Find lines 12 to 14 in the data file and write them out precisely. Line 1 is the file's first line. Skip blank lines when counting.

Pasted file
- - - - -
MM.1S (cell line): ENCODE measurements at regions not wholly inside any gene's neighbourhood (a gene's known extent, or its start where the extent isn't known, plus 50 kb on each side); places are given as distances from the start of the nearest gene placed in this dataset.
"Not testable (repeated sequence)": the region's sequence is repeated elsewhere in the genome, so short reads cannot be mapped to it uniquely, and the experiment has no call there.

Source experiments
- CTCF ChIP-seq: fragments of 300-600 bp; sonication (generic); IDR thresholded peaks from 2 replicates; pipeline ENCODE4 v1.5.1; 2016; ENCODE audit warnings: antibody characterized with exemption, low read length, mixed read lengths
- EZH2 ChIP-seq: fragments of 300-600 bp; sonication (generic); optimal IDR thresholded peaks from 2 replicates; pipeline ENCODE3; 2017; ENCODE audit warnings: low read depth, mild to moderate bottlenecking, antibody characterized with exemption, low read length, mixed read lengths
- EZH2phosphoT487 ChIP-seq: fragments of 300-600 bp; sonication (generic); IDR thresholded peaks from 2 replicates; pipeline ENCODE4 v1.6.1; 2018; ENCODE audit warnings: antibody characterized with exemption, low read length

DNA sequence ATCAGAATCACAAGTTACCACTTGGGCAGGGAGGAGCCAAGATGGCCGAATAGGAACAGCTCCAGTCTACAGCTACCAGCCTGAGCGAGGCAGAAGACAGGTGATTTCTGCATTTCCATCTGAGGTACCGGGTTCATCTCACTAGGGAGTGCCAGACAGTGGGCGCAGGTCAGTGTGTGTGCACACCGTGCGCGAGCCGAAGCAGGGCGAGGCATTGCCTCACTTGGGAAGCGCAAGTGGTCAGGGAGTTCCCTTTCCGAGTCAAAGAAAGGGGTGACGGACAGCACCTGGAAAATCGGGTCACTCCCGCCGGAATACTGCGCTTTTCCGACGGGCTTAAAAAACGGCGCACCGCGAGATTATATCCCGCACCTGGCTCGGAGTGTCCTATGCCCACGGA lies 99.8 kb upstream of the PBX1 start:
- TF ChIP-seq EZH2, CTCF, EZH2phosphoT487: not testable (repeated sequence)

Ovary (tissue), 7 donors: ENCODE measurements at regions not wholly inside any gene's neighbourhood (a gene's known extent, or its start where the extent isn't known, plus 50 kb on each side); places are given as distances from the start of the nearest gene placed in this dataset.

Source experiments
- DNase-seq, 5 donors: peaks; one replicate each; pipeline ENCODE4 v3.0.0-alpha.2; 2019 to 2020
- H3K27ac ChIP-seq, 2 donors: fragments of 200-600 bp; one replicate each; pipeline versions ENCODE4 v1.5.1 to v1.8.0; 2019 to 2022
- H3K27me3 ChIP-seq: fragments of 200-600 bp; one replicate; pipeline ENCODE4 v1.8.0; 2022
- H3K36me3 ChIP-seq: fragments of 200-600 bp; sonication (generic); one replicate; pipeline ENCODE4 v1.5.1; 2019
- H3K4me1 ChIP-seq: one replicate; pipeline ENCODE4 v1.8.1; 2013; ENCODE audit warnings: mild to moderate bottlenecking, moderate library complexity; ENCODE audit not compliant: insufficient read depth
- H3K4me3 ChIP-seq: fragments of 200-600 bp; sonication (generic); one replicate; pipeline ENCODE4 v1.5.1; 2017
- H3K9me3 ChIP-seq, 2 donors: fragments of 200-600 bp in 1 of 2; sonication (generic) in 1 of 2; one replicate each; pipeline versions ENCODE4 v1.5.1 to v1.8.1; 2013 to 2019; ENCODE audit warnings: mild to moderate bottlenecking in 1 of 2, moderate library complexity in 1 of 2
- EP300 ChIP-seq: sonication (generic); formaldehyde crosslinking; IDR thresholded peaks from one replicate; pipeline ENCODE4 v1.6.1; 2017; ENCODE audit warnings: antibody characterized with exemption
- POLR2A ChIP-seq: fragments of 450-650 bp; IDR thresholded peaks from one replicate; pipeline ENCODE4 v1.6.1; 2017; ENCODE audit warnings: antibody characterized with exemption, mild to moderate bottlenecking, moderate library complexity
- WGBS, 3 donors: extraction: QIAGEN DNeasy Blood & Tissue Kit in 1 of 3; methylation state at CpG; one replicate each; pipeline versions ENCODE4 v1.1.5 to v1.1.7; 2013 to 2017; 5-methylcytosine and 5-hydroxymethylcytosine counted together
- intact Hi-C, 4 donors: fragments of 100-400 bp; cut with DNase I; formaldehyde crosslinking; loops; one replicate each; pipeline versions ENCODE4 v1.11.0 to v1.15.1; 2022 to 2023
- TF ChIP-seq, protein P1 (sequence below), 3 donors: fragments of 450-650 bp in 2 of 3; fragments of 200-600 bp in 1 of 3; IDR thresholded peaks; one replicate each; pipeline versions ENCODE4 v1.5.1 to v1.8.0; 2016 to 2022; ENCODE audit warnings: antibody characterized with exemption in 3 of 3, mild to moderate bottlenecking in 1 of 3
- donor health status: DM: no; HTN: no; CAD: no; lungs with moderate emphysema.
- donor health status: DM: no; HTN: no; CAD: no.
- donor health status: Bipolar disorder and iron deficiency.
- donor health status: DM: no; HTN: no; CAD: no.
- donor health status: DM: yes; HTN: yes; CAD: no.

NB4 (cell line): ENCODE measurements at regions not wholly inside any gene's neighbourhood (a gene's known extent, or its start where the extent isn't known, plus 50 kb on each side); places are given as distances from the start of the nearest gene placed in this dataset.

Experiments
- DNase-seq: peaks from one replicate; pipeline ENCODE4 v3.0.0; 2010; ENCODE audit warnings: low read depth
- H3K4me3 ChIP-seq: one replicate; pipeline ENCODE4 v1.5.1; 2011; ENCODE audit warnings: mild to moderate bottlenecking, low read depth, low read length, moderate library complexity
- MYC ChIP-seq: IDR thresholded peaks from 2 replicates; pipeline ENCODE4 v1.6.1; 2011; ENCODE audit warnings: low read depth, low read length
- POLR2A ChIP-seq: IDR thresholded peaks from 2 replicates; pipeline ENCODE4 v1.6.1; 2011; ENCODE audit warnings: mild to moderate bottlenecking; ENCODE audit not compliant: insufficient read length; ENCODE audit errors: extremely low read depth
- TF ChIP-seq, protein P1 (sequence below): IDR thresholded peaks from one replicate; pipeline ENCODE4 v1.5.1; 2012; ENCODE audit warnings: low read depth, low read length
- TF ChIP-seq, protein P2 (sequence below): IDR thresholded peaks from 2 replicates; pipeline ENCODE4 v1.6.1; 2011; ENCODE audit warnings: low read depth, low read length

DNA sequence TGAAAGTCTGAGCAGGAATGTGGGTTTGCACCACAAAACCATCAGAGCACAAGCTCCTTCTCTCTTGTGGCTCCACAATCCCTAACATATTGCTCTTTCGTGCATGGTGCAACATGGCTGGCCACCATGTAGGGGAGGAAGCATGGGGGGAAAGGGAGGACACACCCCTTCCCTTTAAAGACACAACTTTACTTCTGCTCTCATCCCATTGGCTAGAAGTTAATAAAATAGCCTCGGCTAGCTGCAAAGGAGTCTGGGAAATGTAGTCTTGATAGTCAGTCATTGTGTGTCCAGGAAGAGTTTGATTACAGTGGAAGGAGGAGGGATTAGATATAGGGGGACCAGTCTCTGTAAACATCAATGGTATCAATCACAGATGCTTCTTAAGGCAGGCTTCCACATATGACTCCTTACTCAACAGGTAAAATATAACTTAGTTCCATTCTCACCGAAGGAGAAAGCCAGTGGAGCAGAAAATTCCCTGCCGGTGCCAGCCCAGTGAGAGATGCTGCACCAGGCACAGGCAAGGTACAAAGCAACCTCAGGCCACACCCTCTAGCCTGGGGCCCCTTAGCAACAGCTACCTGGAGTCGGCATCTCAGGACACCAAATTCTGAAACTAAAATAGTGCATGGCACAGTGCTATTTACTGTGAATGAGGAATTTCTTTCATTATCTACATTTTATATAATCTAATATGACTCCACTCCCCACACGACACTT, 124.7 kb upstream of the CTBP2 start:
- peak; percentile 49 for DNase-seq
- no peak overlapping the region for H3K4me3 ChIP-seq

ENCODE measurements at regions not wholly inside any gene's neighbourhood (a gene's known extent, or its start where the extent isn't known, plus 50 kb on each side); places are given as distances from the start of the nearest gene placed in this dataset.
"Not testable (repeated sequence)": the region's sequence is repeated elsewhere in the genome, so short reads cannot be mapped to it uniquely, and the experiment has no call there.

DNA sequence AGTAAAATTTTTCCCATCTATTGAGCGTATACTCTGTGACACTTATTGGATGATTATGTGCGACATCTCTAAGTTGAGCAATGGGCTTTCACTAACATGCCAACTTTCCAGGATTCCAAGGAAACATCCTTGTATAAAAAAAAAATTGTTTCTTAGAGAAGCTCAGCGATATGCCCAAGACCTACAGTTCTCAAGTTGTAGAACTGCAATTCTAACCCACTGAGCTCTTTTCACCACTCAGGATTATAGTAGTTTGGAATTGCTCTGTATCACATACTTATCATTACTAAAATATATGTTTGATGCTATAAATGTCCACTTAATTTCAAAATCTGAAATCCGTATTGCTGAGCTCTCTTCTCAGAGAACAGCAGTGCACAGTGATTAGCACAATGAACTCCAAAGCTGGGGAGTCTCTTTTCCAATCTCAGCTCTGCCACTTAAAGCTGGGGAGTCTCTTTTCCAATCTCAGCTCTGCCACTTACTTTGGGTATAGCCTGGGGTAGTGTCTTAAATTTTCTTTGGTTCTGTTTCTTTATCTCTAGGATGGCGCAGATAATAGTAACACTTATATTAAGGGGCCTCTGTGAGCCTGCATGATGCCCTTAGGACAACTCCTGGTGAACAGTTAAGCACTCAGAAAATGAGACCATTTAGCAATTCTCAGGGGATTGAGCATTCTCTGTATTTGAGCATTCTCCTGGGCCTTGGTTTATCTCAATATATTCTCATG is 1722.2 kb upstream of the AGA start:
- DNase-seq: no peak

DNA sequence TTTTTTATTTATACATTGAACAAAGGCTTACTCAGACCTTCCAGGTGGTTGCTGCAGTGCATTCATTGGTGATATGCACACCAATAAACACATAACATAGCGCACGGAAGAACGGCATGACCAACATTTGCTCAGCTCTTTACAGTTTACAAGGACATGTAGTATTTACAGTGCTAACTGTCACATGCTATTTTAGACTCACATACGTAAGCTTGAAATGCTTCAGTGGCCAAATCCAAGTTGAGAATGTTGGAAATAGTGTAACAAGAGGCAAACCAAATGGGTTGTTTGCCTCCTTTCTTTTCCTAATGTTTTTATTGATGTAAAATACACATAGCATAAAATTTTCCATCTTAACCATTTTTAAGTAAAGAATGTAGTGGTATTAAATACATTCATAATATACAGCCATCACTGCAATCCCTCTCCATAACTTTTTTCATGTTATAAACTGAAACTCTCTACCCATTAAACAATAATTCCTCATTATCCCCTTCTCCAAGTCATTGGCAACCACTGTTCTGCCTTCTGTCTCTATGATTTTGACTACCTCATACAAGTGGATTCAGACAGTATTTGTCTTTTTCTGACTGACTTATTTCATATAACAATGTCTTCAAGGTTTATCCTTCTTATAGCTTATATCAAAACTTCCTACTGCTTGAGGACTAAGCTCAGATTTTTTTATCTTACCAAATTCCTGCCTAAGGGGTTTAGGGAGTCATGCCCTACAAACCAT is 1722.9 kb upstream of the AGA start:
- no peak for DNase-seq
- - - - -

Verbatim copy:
- H3K27ac ChIP-seq, 2 donors: fragments of 200-600 bp; one replicate each; pipeline versions ENCODE4 v1.5.1 to v1.8.0; 2019 to 2022
- H3K27me3 ChIP-seq: fragments of 200-600 bp; one replicate; pipeline ENCODE4 v1.8.0; 2022
- H3K36me3 ChIP-seq: fragments of 200-600 bp; sonication (generic); one replicate; pipeline ENCODE4 v1.5.1; 2019